Anyway, they then follow this same format with the Mesopotamian background, noting first the similarities (chapter 9), and then differences (chapter 10). When it comes to the Canaanite background, there is just a single chapter (11). Doing this allows you to see Genesis 1 in continuity and discontinuity with the major culture Israel came from (Egypt), was going into (Canaan), and that exerted the most influence across the fertile crescent (Mesopotamian).

This situates Genesis 1 nicely for the discussion in part 3 which deals with chronological issues (chapter 12), as well as etymological issues related to “day” and “death” (chapter 13). The final two chapters ask where the discussion goes from here and touches on several public square related issues.

For readers ardently entrenched into a position on how to interpret Genesis 1, this book might not be exhaustive enough to be a game changer. For readers aware of some the issues with their current position, this book can shed light on new perspectives. I would say the main value lies in recognizing that Egyptian creation accounts (plural) look awfully similar to Genesis 1 in terms of the progression of how creation is ordered. It is hard to suggest that Moses wasn’t riffing on their order of creation but reinterpreting it in Christian (to use an anachronism) terms. Basically, Moses is pulling a “Paul on Mars Hill” when it comes to what the nation of Israel would have thought about creation after having been in Egypt for so long. He demythologizes it in the best way, i.e. there is no God but Yahweh and he is the one who created all by himself. Looked at from this perspective, Moses seems less concerned with the “how” and more concerned with the “Who.”

This is certainly not conclusive and won’t settle the debate (something the authors recognize). It does however provide more evidence that needs to be reckoned with in order to interpret Genesis 1 faithfully. Regardless of the position one takes, the background issues need to be touched on. An appeal to historical consensus for a position does not absolve the need to deal with this new evidence, and had the historical interpreters had it available to them, they certainly would have brought it into consideration. In wherever you are on your own journey of understanding the early chapters of Genesis, this book is very accessible guide to considering the background context for yourself and I’d highly recommend it to you.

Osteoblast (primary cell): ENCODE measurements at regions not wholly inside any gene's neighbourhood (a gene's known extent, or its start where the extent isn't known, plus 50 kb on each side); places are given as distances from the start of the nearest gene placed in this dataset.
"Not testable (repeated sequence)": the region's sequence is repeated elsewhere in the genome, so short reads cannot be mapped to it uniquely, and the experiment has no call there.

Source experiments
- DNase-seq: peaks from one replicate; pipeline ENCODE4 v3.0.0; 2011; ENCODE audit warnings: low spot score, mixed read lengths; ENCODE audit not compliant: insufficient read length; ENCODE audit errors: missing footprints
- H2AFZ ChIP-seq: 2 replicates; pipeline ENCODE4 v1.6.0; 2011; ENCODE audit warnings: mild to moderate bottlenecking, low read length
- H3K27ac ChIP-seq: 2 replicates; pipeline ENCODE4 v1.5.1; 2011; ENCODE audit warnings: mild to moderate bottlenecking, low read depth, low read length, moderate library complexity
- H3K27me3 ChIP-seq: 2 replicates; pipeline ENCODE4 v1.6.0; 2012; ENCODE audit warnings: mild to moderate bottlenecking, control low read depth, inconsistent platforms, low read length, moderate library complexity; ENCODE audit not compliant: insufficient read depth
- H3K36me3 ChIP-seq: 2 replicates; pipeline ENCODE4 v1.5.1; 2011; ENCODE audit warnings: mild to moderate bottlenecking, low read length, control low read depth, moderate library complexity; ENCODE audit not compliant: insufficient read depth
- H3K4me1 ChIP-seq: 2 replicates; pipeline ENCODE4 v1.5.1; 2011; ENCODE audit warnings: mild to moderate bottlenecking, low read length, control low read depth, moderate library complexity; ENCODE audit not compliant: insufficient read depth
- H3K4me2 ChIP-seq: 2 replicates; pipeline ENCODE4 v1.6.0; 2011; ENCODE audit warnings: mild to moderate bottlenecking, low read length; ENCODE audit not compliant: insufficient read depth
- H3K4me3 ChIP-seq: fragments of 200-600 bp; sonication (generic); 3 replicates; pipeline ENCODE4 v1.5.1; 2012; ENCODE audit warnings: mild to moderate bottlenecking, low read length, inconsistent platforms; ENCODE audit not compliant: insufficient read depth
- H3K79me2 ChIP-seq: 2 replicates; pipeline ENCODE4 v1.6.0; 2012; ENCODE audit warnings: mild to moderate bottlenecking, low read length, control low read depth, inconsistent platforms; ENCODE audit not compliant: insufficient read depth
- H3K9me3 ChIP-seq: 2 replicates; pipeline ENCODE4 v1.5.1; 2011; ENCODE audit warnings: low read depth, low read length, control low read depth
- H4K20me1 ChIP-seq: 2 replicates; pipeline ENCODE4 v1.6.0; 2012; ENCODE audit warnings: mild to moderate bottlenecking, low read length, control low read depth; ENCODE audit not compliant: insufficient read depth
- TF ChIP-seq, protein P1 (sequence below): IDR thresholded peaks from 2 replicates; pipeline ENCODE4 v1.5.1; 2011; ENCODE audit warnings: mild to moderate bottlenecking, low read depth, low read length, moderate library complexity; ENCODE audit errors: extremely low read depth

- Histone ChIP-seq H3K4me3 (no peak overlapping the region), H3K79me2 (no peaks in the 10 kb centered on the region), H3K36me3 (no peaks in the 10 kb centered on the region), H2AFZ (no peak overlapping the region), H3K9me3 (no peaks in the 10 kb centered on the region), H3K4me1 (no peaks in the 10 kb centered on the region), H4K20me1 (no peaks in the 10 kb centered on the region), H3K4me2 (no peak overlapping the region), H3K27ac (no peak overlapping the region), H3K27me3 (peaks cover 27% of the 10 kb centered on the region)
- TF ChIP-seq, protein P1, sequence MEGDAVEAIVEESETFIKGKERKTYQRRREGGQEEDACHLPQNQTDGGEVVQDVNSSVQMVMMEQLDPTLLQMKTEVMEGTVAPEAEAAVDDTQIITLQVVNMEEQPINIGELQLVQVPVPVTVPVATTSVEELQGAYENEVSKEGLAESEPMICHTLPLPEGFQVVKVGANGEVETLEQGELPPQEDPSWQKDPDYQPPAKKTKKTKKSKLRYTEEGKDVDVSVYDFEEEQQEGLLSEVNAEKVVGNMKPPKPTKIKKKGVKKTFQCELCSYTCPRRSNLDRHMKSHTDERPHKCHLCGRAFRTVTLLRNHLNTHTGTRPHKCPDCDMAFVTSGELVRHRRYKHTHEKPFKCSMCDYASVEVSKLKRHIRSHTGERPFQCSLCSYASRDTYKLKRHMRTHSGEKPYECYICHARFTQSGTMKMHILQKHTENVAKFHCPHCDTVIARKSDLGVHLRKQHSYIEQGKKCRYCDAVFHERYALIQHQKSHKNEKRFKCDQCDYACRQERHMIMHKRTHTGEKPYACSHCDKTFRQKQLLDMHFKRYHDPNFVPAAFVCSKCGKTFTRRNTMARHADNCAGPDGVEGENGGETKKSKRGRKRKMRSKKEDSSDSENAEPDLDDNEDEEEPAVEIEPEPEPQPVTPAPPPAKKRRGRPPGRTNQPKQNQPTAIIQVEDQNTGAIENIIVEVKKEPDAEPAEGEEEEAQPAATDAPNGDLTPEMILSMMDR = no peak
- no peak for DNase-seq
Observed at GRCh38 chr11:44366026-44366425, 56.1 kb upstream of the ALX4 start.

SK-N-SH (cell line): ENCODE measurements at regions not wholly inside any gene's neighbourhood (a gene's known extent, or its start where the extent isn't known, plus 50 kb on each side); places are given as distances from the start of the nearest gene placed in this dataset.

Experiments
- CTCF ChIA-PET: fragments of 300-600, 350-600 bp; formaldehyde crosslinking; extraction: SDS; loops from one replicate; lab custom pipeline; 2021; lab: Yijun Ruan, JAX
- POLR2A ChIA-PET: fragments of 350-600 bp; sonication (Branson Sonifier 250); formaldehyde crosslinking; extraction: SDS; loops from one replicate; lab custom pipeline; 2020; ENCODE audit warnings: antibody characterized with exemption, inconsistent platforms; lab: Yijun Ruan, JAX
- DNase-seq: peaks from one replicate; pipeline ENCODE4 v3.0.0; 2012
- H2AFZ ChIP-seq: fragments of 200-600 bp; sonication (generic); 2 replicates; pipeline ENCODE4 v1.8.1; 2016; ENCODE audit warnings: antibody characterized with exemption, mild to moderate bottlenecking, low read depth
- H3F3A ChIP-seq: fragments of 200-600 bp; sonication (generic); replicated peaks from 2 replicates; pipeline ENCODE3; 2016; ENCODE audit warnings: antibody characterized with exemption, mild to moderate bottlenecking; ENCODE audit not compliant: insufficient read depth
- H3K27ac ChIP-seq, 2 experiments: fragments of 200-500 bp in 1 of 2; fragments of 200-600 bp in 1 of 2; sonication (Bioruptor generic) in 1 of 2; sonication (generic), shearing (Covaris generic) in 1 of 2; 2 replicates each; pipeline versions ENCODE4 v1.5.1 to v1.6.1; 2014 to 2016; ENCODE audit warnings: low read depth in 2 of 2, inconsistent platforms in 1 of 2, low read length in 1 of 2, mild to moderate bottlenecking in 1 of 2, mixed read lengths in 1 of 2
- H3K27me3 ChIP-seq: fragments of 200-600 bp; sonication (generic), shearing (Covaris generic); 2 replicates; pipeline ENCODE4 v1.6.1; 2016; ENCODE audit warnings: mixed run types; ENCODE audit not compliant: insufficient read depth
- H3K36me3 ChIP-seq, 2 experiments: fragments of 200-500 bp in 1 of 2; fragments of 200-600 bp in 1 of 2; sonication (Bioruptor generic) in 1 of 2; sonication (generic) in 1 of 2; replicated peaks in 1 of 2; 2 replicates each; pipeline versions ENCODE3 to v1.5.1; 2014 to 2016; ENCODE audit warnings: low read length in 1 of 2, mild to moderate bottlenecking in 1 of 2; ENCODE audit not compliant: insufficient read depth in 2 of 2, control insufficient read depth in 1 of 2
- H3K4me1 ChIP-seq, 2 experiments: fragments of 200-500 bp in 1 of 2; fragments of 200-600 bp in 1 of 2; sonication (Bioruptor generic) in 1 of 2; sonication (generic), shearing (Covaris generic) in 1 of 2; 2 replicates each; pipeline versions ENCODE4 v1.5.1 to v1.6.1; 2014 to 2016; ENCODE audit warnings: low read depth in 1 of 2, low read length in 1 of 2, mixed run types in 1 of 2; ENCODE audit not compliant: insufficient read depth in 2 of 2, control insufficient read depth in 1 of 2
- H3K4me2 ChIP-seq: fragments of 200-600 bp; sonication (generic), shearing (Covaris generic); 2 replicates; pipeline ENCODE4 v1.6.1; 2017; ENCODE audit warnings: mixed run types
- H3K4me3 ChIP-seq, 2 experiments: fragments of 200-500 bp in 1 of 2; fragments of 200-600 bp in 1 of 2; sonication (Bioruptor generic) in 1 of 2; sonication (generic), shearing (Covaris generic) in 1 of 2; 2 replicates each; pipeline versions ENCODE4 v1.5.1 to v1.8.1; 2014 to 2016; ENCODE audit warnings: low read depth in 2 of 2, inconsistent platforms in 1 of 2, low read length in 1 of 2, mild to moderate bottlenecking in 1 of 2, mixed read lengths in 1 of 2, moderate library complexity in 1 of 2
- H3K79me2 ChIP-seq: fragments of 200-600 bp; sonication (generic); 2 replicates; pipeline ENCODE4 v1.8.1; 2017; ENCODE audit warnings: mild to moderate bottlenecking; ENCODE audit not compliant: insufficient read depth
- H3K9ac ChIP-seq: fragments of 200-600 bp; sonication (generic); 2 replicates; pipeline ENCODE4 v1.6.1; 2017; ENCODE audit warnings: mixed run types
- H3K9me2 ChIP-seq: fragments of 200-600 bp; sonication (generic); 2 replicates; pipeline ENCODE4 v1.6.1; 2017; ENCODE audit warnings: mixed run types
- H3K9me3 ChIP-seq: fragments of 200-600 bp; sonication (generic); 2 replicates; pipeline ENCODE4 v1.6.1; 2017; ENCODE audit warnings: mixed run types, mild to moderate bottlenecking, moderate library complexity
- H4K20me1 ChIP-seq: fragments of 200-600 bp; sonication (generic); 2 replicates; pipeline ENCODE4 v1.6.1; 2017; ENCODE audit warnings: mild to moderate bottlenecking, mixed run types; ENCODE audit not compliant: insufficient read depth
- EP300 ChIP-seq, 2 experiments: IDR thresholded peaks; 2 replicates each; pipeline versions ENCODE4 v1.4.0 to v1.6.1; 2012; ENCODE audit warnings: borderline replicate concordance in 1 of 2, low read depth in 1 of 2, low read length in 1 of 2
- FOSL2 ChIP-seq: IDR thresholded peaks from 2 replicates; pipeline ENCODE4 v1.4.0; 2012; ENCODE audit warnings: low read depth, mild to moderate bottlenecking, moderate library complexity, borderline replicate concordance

Johnny V. Miller & John M. Soden, In The Beginning…We Misunderstood: Interpreting Genesis 1 in Its Original ContextGrand Rapids: Kregel, August 2012. 224 pp. Paperback, $13.99

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Read an excerpt

Visit the publisher’s page

Thanks to Kregel for the review copy!


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I'm an avid reader, musician, and high school Bible teacher living in central Florida. I have many paperback books and our house smells of rich glade air freshners. If you want to know more, then let's connect!

6 responses to In The Beginning…We Misunderstood: Interpreting Genesis 1 in Its Original Context

  1. really? I never knew that

  2. Nate, thanks for the review; it looks like a very helpful book.

    One question: How would you compare this book with Lennox’s Seven Days that Divide the World? I am specifically thinking in accessibility and as an introduction to this sensitive subject.

    • Lennox’s book is more focused on mitigating scientific issues and dealing with hermeneutics in Genesis 1. This book is mostly focused on the background material, and the particular strength is the Egyptian focus, something missing from most treatments (including Lennox if I remember correctly).

  3. I read John Walton’s book The Lost World of Genesis One and found his understanding of the functional creation to be compelling. Does this book interact with Walton’s view and if so how do they treat it?

    • They don’t get into that much detail since their focus is on the background context. I like Walton as well and am looking forward to reading his view in Four Views on the Historical Adam.